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British couple marks year in Somali captivity

MOGADISHU (AFP) – A retired British couple whose yacht was hijacked by pirates near the Seychelles in 2009 were to mark a year in captivity Saturday, with negotiations for their release at a standstill.

Paul and Rachel Chandler were captured on October 23 last year, a day after leaving the idyllic shores of the Indian Ocean archipelago for Tanzania.

The blog chronicling the journeys of their yacht -- the Lynn Rival -- remains frozen on an abrupt last entry posted in capital letters at 6:41 am on the day of their kidnapping: "PLEASE RING SARAH".

Abdi Yare, a senior pirate commander, expressed surprise that such a vulnerable boat would set sail at the peak of the piracy season, when he spoke to AFP shortly after the hijacking.

"This was an unexpected catch because nobody could have predicted that two people on their own would have dared to venture out in the Indian Ocean at this time," he said.

Somali sea-jackers prowling the region's busy trade routes capture dozens of vessels each year to seek ransoms from large ship owners, but cases involving small yachts are rare.

The couple were swiftly brought back to shore by the pirates for an ordeal that has become one of the longest and most high-profile hostage cases in Somalia's recent, troubled history.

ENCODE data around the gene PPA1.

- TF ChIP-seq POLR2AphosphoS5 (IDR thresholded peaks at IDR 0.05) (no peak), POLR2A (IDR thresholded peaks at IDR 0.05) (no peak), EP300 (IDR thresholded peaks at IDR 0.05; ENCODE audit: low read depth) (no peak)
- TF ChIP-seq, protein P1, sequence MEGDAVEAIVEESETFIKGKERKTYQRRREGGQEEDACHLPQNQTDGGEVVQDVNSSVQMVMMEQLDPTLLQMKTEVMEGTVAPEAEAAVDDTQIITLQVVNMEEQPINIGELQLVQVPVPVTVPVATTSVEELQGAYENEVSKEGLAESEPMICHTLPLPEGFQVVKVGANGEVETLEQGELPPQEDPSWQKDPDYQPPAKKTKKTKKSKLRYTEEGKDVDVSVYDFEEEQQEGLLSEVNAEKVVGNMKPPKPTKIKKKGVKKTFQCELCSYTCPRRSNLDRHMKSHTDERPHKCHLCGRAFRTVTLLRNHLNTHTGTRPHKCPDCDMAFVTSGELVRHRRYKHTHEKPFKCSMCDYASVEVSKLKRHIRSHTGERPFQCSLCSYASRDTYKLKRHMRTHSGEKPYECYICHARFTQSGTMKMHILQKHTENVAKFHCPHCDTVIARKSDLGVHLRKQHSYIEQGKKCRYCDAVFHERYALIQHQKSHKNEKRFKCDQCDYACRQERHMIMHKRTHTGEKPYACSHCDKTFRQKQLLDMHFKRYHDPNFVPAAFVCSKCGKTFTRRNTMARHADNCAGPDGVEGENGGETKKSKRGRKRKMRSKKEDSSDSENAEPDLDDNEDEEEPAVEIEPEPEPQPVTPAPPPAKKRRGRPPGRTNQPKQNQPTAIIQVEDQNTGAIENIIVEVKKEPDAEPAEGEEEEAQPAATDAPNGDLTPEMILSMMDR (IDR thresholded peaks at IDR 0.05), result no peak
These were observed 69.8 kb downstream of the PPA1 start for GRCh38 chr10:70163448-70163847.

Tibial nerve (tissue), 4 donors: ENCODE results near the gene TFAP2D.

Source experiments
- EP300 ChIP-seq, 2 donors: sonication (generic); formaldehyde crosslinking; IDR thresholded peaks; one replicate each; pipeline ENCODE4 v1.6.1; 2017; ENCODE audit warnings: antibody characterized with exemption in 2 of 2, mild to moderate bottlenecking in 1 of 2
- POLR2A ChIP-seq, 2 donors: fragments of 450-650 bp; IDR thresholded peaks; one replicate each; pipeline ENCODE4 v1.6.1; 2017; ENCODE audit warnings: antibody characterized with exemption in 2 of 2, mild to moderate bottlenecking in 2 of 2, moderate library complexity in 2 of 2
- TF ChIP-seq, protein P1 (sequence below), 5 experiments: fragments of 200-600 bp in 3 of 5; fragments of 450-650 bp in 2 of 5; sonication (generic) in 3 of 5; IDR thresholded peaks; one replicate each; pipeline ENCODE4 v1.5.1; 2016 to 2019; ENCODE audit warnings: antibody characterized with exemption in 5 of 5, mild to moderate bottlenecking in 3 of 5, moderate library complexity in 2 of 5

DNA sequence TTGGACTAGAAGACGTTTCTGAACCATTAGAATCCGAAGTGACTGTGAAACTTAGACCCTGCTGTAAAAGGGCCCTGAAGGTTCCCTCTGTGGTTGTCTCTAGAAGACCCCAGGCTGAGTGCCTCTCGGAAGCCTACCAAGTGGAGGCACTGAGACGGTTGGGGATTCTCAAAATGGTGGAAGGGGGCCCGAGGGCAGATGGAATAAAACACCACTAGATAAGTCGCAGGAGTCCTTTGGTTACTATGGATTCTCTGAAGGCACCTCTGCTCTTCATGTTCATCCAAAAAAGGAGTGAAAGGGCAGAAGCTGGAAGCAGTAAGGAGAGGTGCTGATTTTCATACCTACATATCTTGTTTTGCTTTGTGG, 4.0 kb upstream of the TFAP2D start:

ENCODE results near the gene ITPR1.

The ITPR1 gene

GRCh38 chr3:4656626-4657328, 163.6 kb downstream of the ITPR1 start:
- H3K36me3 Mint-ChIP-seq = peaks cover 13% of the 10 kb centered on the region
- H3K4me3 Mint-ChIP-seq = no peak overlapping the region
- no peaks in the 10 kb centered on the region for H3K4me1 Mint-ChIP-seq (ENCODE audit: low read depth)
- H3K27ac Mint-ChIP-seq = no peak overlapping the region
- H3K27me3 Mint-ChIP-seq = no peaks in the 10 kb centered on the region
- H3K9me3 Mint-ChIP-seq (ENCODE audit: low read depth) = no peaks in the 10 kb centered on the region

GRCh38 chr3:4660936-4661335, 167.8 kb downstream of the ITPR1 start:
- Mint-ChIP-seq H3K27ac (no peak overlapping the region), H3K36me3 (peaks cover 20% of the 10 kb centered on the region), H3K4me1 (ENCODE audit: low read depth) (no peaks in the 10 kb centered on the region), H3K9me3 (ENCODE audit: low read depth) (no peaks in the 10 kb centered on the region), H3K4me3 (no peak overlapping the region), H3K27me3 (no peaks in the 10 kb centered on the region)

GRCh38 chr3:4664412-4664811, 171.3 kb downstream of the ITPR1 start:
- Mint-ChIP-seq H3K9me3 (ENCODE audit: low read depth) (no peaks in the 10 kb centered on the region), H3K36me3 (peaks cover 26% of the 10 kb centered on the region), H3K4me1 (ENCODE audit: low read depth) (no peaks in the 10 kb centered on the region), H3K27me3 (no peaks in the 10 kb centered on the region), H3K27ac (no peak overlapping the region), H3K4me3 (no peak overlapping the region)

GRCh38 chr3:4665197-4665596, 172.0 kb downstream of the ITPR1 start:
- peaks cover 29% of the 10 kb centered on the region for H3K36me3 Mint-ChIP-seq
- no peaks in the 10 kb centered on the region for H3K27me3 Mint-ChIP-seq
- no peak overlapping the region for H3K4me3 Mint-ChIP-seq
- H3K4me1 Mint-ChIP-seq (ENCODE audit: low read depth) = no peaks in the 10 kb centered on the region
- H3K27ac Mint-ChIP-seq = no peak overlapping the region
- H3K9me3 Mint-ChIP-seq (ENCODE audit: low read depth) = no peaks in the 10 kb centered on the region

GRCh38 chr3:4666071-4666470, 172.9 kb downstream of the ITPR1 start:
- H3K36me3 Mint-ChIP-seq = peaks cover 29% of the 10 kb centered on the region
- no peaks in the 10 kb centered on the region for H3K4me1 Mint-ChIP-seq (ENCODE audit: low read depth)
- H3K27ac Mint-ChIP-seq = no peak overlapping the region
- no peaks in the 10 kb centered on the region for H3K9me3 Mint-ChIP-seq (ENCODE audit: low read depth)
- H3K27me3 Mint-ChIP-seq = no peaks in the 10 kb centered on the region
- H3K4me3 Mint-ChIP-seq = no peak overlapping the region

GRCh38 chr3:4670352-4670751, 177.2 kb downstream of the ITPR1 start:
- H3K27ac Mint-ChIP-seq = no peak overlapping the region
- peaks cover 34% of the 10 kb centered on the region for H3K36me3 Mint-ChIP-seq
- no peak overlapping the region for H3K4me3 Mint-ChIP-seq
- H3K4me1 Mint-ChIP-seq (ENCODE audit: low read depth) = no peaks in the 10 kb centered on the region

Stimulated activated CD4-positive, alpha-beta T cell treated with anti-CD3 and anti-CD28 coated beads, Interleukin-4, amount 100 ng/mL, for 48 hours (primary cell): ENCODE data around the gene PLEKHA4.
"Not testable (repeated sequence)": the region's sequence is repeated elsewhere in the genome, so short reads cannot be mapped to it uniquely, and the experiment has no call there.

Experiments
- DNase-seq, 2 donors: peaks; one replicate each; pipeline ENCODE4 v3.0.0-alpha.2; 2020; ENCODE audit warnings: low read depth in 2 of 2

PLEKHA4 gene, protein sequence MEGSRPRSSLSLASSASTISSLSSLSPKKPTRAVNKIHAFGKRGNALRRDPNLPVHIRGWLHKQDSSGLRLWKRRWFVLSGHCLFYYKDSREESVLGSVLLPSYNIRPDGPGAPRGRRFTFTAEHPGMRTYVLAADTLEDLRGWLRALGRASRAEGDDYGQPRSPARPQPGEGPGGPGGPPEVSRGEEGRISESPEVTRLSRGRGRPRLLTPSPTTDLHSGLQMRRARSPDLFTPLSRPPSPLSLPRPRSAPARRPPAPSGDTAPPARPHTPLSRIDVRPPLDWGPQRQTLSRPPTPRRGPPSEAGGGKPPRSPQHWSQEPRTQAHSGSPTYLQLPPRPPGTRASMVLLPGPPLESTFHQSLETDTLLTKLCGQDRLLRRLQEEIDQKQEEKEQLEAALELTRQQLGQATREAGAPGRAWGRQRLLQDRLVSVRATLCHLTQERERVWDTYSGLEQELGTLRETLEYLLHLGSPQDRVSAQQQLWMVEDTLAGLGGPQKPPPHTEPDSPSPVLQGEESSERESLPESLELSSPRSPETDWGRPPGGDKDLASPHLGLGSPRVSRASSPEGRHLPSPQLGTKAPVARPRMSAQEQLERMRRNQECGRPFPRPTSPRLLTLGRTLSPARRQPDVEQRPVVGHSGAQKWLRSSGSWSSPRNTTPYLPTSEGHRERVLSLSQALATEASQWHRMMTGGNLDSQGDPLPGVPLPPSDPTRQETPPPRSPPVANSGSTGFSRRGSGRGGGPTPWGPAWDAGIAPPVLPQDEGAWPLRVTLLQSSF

In January, an AFP reporter who was able to see the Chandlers briefly, said they appeared physically weakened and mentally distressed.

"Please help us, these people are not treating us well," said Rachel Chandler. "I'm old, I'm 56 and my husband is 60 years old. We need to be together because we have not much time left."

According to a source close to the negotiations, the Chandlers are now together after being held for months in separate locations near the central Somali town of Amara.

In an interview in May, the couple pleaded with Prime Minister David Cameron to facilitate their release. But a government spokesman has reiterated Britain's staunch opposition to ransom payments.

The pirates are believed to have reduced astronomical initial demands to around one million dollars.

Almost half of that sum was collected by friends and relatives and paid during a exchange in June, but they failed to obtain the release of the couple.

According to clan sources close to the negotiations, the couple was reunited essentially because the kidnappers can no longer afford the cost of holding them separately.

Members of the same sub-clan holding the Chandlers last week also kidnapped a British security consultant working for Save the Children and his Somali fixer in the town of Adado.

The Somali was freed almost immediately and the Briton a few days later following pressure from clan elders.

The central Somali transitional government, which exercises little control over the region where the Chandlers are being held, issued a statement Friday calling for fresh impetus in release efforts.

"We will review efforts made over the past twelve months and seek new channels of influence and negotiation including contacts with clan and community leaders," the statement said.

The British consultant's release on Wednesday "offers hope for Paul and Rachel and all other hostages held in our country," Information Minister Abdirahman Omar Osman said.

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